"Living at the Girls' Home helped me to become responsible with making decisions for myself. You can't use your situation as a crutch but instead have to have a backbone for advocating for yourself and making the best decisions. At many points, it was so hard to adjust, but I learned a lot of lessons at the Girls' Home that other places didn't teach me. I feel that I have really matured a lot. I would recommend this placement for others; staff was helpful, supportive and acted interested in me. They wanted what was best for me. It wasn't just a job for staff; they really cared. They sometimes came in on their off days to spend time with you."

Janice has made friends at college and gets along well with her roommate. She looks forward to building a life for herself and now believes that a happy future is within reach.


LIKES: Natalie likes things to be neat. She takes great pride in decorating her room with her favorite things and in organizing the common areas of the group home. Her peers have voted her the manager of the home because of her great administrative skills. She is a hard worker, making the honor roll this past year. Recent test scores showed her testing two grade levels above her current school grade. Natalie also shows a lot of care for her peers, often being the first to welcome in a new resident.

WHAT SHE HAS OVERCOME: Natalie entered foster care at the age of fourteen. Her mother died a few years before she entered care and the Department of Social Services removed her from her father's care. When she was removed, she lived with her father in a drug house where a great deal of prostitution of was taking place. She was addicted to multiple drugs, had poor grades due to poor attendance and it was suspected that Natalie was being prostituted out. Many of these behaviors continued when she first entered foster care. After multiple placements, Natalie entered the Girls' Home and has made amazing strides as evidenced in her likes and her hopes for the future.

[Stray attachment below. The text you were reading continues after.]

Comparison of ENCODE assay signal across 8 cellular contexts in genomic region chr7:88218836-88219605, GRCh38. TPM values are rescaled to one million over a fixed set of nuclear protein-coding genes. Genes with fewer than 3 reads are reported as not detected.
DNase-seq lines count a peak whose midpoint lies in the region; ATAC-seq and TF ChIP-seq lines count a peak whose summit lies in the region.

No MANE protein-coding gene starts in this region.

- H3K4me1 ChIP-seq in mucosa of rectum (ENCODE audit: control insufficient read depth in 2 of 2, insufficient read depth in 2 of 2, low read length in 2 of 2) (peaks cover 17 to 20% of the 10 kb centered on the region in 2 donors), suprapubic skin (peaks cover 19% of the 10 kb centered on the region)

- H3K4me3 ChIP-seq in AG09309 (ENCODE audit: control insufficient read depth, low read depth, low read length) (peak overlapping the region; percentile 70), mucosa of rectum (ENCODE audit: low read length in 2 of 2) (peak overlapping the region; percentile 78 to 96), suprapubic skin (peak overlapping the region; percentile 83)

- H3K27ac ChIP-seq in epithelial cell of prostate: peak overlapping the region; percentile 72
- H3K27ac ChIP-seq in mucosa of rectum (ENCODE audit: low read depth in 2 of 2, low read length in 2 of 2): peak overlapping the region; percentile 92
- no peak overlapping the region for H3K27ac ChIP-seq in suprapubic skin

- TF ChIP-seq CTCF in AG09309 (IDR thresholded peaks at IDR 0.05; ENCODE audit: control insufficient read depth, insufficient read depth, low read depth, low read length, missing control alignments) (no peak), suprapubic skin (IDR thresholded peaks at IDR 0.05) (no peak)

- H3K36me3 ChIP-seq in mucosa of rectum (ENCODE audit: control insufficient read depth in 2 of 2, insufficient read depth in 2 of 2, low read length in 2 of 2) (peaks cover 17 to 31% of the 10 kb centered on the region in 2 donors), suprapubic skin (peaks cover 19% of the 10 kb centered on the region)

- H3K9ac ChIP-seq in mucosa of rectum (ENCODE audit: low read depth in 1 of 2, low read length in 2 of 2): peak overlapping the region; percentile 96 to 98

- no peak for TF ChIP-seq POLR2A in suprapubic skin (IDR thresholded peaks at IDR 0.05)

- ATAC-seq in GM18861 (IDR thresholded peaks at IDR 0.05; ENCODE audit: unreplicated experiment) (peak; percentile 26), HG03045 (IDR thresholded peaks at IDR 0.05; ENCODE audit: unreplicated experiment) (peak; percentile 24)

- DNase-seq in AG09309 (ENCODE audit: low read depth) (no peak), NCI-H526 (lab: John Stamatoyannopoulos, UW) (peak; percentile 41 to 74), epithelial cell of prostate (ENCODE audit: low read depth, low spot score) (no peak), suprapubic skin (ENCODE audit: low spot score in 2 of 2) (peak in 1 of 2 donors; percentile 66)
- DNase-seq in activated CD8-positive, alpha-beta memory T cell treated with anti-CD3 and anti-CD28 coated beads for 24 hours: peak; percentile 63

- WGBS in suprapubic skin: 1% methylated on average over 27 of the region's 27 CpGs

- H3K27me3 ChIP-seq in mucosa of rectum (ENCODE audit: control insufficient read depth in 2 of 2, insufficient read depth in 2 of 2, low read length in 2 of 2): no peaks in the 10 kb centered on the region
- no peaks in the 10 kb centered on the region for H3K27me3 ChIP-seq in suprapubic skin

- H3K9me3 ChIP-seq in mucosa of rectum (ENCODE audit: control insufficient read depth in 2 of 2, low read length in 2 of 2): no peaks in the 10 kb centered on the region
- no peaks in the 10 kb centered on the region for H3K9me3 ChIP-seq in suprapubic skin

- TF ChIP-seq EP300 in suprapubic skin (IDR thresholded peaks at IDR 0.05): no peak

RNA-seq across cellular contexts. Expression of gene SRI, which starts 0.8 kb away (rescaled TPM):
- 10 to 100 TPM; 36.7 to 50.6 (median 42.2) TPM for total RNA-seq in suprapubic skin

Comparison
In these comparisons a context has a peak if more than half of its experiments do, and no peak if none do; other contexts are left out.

HOPES FOR THE FUTURE:  Natalie tested and received her GED and now has plans to enroll in college. Natalie wants to be a nurse - a great way to use her compassion for others, intelligence and strong administrative skills!


LIKES: Our current featured resident, Monica, loves to work with her hands. She used to help her dad work on cars and quickly learned the enjoyment of creativity and hard work. Monica is also very social and enjoys spending time with friends. Monica loves to listen to music and to create it - she plays the cello.

WHAT SHE HAS OVERCOME: Monica is in care due to abuse and neglect by her parents.  Her father was not actively involved and her mother regularly used illegal drugs in the home, often leaving Monica unsupervised and exposed to other addicts. At a very young age, Monica's mother prostituted her out for drug money.

RECENT ACCOMPLISHMENTS:  Monica recently became a Junior Scholar.  This program, developed by the South Carolina Department of Education, identifies students with academic talent. In order to become a Junior Scholar, Monica had to achieve an above average score on the PSAT. Along with receiving an Award of Merit from the SCDE, she may also be invited to attend summer opportunities at participating South Carolina colleges and universities.

Bookmark and Share